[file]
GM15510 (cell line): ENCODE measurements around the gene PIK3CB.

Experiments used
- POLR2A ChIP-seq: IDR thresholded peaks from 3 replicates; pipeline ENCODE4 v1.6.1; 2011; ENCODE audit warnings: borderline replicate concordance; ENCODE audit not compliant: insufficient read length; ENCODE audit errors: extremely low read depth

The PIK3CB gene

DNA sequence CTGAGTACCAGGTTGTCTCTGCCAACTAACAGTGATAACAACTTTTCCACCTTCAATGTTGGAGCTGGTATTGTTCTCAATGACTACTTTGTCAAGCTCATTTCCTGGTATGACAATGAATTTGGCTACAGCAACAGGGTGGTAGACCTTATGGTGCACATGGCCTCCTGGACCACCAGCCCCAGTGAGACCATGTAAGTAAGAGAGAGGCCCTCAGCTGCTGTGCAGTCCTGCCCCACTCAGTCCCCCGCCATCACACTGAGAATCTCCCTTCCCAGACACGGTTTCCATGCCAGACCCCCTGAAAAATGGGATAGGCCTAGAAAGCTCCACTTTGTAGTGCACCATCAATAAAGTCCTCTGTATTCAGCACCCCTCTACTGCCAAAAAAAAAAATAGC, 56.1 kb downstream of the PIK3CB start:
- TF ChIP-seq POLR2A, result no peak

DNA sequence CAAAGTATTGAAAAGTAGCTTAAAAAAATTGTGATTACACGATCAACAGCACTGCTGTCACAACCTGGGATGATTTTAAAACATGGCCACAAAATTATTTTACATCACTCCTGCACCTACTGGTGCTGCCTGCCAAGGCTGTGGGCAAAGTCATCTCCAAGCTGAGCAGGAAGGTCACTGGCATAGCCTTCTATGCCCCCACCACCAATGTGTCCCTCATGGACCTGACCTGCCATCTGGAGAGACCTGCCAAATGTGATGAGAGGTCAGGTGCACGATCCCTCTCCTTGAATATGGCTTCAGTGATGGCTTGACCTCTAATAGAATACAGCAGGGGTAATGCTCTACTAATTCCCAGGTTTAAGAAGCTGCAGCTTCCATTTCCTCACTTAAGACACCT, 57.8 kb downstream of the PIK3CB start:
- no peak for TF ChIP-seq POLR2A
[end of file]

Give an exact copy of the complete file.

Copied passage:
GM15510 (cell line): ENCODE measurements around the gene PIK3CB.

Experiments used
- POLR2A ChIP-seq: IDR thresholded peaks from 3 replicates; pipeline ENCODE4 v1.6.1; 2011; ENCODE audit warnings: borderline replicate concordance; ENCODE audit not compliant: insufficient read length; ENCODE audit errors: extremely low read depth

The PIK3CB gene

DNA sequence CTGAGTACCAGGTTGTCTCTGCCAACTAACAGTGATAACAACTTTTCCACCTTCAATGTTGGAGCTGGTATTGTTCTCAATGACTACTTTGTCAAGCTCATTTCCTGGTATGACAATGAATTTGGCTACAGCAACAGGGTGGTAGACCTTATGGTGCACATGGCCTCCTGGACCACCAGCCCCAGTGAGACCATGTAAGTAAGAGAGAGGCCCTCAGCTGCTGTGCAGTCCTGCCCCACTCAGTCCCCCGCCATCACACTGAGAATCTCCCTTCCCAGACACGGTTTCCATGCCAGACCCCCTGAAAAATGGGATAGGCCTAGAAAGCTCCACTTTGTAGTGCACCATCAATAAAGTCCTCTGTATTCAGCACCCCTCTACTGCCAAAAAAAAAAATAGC, 56.1 kb downstream of the PIK3CB start:
- TF ChIP-seq POLR2A, result no peak

DNA sequence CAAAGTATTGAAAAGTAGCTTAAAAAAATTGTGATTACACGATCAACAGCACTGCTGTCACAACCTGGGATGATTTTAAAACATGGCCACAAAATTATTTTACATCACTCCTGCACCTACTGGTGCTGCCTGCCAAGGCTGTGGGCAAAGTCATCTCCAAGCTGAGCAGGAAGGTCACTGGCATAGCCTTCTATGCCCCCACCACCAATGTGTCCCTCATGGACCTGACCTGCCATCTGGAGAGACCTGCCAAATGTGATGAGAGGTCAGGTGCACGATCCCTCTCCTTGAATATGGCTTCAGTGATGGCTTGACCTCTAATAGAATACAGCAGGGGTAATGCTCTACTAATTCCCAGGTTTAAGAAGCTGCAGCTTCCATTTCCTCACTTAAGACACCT, 57.8 kb downstream of the PIK3CB start:
- no peak for TF ChIP-seq POLR2A